Over the years, the US has challenged the so-called “excessive maritime claims” of countries around the world through its “freedom of navigation” (FON) operations. Lately, China’s islands and waters in the South China Sea have become a main target of those operations. In contrast, the US seems to have no problem with Japan’s much criticized claim to an EEZ, continental shelf and outer continental shelf of Okinotorishima. What is the reason behind the apparent contradiction?
I. “Freedom of Navigation” — a convenient excuse to challenge China’s lawful rights and interests in the South China Sea
Since 1979, through its FON operations, the US has been challenging “excessive maritime claims” of other countries globally. The aim is to ensure that US warships and aircraft are free to cross the seas and skies of other countries, deemed essential to its global military prowess and dominance. To date, the US has launched over 100 protests and more than 350 military operations in other countries’ waters and against their maritime entitlement claims. A great number of countries — both its allies and enemies — came under such protest and action, including Australia, Canada, Columbia, Japan, China (including Taiwan), Italy, Brazil, Egypt, Finland, India, Iran, Libya, Malaysia, Russia, the Philippines, Thailand, Myanmar, Vietnam, Cambodia, the ROK and the DPRK. The FON Report for Fiscal Year 2015 issued by the US Department of Defense named 13 countries and regions, including China, for “prior permission required for innocent passage of foreign military ships through the territorial sea”, considering such requirement an excessive exercise of maritime rights.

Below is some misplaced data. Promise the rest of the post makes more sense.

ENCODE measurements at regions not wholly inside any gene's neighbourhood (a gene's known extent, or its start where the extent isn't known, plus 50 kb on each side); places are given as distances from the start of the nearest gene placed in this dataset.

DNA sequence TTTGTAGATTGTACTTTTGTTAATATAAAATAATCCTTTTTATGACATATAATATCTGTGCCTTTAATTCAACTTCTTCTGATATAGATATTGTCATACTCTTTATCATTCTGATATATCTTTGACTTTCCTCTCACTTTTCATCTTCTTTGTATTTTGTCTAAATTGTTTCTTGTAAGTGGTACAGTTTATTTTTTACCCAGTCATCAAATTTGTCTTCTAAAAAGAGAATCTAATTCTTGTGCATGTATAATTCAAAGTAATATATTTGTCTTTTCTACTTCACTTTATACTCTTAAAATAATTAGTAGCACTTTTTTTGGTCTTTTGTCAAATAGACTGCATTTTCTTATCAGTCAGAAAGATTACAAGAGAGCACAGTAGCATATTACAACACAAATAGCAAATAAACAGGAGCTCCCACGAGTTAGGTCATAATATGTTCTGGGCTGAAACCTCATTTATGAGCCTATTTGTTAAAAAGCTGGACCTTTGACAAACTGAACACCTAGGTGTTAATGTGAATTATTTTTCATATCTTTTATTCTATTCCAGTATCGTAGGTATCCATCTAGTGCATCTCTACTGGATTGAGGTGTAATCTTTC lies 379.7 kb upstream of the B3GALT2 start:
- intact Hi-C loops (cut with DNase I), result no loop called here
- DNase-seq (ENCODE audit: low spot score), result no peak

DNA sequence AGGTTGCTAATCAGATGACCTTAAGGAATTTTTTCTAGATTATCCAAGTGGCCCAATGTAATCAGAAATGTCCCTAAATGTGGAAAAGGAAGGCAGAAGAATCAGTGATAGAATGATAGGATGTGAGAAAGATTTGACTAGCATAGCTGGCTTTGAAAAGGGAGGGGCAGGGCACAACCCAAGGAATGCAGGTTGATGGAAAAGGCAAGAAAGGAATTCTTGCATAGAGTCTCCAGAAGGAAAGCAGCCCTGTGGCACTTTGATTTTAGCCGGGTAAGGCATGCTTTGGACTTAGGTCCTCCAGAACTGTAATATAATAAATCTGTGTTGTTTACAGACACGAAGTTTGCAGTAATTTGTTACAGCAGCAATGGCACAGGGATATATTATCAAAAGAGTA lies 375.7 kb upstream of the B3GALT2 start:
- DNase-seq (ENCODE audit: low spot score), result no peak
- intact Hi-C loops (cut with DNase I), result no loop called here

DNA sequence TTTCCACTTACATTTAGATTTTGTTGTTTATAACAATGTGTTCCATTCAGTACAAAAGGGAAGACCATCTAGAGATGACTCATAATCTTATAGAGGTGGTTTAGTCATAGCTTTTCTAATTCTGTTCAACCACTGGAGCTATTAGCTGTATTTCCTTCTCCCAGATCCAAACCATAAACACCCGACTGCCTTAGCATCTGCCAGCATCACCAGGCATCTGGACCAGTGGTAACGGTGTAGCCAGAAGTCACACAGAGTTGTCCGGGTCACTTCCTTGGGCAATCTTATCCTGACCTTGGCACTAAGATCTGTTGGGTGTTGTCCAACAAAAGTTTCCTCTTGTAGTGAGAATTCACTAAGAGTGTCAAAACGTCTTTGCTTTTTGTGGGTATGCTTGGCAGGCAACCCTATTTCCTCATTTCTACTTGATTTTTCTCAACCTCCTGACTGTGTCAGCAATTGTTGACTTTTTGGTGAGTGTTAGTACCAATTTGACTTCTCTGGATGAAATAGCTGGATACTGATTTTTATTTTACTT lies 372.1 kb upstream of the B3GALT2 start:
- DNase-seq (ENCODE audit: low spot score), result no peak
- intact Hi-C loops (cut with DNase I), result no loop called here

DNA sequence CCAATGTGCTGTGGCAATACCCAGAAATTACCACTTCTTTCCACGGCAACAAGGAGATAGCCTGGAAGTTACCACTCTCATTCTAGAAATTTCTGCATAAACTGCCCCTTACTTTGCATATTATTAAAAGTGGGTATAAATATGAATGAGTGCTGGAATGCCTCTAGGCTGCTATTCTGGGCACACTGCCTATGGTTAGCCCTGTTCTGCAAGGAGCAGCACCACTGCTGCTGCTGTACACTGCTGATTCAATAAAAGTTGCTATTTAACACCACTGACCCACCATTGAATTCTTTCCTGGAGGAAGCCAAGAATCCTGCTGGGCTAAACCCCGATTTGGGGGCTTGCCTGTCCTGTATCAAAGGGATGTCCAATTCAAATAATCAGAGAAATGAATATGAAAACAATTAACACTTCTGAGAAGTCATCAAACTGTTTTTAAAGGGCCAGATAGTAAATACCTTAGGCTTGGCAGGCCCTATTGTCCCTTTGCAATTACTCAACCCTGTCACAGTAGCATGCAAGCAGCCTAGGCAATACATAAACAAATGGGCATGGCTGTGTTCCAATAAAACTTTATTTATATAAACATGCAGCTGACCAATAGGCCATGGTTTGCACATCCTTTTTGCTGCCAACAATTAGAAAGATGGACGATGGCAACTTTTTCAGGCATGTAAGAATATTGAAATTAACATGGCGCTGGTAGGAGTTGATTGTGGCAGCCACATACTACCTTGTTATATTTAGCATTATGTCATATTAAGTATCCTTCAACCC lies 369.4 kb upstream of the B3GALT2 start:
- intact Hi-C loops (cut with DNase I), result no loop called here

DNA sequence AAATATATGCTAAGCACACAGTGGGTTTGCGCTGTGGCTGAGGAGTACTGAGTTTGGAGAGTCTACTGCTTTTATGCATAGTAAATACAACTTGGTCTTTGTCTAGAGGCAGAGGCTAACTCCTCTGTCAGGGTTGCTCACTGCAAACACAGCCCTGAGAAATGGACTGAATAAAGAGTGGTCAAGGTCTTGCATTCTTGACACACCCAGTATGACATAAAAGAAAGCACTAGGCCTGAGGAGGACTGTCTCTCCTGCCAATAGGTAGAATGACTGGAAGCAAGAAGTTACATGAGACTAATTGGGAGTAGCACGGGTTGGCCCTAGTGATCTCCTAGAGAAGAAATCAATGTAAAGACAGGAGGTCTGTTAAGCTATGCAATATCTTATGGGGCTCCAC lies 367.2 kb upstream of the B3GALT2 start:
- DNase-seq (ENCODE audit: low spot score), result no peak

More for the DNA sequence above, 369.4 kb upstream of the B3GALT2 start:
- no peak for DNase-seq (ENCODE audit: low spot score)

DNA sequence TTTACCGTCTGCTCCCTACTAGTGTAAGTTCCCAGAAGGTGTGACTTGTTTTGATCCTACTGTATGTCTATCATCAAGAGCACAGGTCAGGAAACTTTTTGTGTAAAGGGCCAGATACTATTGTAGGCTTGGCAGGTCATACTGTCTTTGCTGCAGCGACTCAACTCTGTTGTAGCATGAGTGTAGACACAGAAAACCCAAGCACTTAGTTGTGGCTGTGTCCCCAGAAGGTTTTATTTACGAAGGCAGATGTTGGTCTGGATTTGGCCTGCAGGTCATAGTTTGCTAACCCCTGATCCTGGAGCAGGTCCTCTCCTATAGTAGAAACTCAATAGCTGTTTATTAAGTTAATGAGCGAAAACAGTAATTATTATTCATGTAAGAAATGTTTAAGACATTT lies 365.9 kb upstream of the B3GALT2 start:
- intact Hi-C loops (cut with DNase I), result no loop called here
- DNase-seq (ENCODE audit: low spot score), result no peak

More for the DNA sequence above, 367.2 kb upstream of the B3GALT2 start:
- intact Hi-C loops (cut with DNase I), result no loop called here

In the past six months, without permission from the Chinese government, US warships conducted three FON operations in the South China Sea. Despite repeated warnings from China of the seriously provocative nature of these operations, the US dispatched the guided-missile destroyer USS William P. Lawrence on May10 on a patrol mission less than 12 nautical miles from China’s Yongshu Reef (or Fiery Cross Reef). The goal of the mission, said US Defense Department spokesman Bill Urban, is to challenge the “excessive maritime claims of some claimants in the South China Sea.”
Even till this day, the US has yet to ratify the 1982 UNCLOS and has kept intruding in China’s waters within 12 nautical miles off its islands and reefs in the South China Sea. Still, it considers itself in a position to challenge China’s law on territorial sea and contiguous zone, which stipulates that foreign military ships must have prior permission for innocent passage. “At this stage, the United States is almost concocting an excuse to project itself militarily in that area, South China Sea, East China Sea, whatever,” said US international law expert Bruce Fein, “and maybe make conflict where it otherwise wouldn’t exist.”//since Fein obviously is a native speaker, let’s fix this bad translation copied from Xinhua// US FON operations in the South China Sea constitute militarization in its true sense and have only escalated tensions in the region.
II. Why has the US made an exception of Japan’s illegal claim regarding Okinotorishima?